Here’s an interesting article that ran in the Lorain Journal
on September 24, 1969. It explores the possibility that the infamous July 4, 1969 flood washed away enough trees and soil on the property of a local couple to reveal the remnants of an old stagecoach stop in Birmingham.
Read all about it in the article below by Charles Gray and Ruth Bradford.
Larue Biddinger’s Home on Vermilion River
Did July 4 Flood Uncover Old Town?
By Charles Gray and Ruth Bradford
BIRMINGHAM – Flood waters from the rampaging Vermilion River, which did still uncalculated damage in the district, might have uncovered foundations and remnants of the old town of Terryville, which consisted mostly of an overnight coach stop and tavern for travelers in the pioneering days.
An article in the early June edition of The Journal described the Larue Biddingers’ 8-acre, park-like home along the Vermilion River next to the Garfield Road bridge. It told how the Biddingers had retained the natural beauty of the area while installing rock gardens, a pond, picnic shelter and playgrounds and a bird sanctuary and adding a variety of trees to the many species left there by nature.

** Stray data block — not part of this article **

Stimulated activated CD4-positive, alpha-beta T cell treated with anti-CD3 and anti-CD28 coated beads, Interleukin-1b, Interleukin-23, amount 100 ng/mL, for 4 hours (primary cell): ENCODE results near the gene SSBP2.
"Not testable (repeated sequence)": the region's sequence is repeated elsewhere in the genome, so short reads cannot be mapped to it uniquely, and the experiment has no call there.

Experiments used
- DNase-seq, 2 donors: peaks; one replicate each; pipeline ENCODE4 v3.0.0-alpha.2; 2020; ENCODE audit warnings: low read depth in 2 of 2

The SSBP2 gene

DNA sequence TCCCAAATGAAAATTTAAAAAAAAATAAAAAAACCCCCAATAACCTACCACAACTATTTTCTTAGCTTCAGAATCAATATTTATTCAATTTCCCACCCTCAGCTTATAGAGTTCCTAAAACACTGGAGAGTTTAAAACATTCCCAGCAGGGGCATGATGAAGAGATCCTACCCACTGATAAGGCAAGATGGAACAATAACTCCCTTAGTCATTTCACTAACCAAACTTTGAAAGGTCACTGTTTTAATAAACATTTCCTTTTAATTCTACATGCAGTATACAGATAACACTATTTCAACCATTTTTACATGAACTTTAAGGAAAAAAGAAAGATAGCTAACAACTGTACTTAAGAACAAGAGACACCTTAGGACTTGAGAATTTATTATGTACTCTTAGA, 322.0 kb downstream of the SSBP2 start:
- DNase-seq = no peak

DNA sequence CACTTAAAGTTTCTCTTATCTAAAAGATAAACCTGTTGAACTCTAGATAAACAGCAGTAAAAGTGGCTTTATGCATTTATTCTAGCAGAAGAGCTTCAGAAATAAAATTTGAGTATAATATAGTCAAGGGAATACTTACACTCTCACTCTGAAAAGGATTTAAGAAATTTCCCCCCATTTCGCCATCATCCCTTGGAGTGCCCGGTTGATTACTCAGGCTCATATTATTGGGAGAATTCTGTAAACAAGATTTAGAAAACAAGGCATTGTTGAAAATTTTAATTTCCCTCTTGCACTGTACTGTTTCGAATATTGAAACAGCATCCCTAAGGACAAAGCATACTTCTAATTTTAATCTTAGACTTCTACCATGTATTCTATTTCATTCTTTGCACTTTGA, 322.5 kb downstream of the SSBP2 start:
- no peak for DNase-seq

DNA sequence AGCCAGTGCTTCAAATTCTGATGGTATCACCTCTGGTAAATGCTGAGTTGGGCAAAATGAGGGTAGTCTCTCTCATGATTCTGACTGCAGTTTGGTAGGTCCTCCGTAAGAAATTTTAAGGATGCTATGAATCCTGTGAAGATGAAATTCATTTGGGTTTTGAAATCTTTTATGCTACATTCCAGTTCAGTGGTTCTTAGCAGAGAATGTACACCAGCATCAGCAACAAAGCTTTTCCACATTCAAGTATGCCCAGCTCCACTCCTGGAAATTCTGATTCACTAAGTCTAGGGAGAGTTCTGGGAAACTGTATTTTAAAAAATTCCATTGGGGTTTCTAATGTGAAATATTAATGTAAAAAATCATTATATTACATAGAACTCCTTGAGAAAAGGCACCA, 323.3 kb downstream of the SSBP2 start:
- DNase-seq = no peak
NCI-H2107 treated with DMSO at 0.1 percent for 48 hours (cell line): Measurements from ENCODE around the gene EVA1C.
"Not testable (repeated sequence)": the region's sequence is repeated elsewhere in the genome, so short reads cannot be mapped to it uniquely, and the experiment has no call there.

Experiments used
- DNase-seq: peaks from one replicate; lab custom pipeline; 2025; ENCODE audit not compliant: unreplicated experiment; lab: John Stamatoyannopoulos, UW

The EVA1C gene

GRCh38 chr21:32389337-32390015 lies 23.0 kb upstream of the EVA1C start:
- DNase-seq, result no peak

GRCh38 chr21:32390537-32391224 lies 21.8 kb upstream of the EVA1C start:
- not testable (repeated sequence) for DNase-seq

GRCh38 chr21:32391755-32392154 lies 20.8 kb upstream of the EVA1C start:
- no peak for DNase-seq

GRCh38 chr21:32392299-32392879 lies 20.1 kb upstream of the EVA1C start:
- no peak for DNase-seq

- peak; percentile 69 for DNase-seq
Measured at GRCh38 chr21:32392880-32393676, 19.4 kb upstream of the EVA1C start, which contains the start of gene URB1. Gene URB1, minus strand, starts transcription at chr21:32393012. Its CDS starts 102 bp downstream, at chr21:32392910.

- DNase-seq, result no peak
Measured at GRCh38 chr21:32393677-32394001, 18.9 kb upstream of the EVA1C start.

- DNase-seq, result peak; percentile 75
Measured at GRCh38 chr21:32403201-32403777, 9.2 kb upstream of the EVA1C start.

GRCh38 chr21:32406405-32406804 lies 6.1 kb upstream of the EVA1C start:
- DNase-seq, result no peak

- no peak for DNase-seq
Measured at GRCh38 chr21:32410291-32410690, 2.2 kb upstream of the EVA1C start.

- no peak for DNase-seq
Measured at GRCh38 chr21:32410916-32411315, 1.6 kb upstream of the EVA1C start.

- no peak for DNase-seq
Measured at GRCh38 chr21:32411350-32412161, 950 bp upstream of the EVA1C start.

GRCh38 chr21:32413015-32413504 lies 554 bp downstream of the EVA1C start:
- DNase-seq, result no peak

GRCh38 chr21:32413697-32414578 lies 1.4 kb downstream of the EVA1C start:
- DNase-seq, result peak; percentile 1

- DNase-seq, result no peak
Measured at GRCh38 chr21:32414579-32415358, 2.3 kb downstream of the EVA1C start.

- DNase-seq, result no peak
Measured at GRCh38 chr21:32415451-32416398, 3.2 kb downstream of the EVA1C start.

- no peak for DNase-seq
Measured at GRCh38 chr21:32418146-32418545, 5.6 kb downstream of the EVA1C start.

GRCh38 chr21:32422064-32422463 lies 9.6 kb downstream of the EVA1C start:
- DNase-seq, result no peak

The storm-swollen river swept over about three-fourths of the Biddingers' acres. The house escaped, but the woods and the picnic area were flooded. About three acres of huge old poplar and sycamore trees – some of them 80 feet tall – were swept downstream and deposited horizontally along the bank and in the woods that remain. The picnic grounds were completely destroyed. Tons of rocks were left in their place and the landscaped banks of the river were washed away.
“My wife named the place 'Rock Haven’ many years ago,” Biddinger said. “She has twice as many rocks now.”
As he looked over the area where eight to 10 feet of the river bank has been washed out, Biddinger discovered what appears to be a wall, part of a building or an old foundation. Further examination showed parts of three such walls formed of old-style brick, some of it mortared to chiseled sandstone rectangularly-shaped pieces. The mortar still clings to several pieces of sandstone. A rectangle of stones which show heat defects was perhaps a fireplace. Some pieces of old iron were found in the same spot.
ALL THE REMNANTS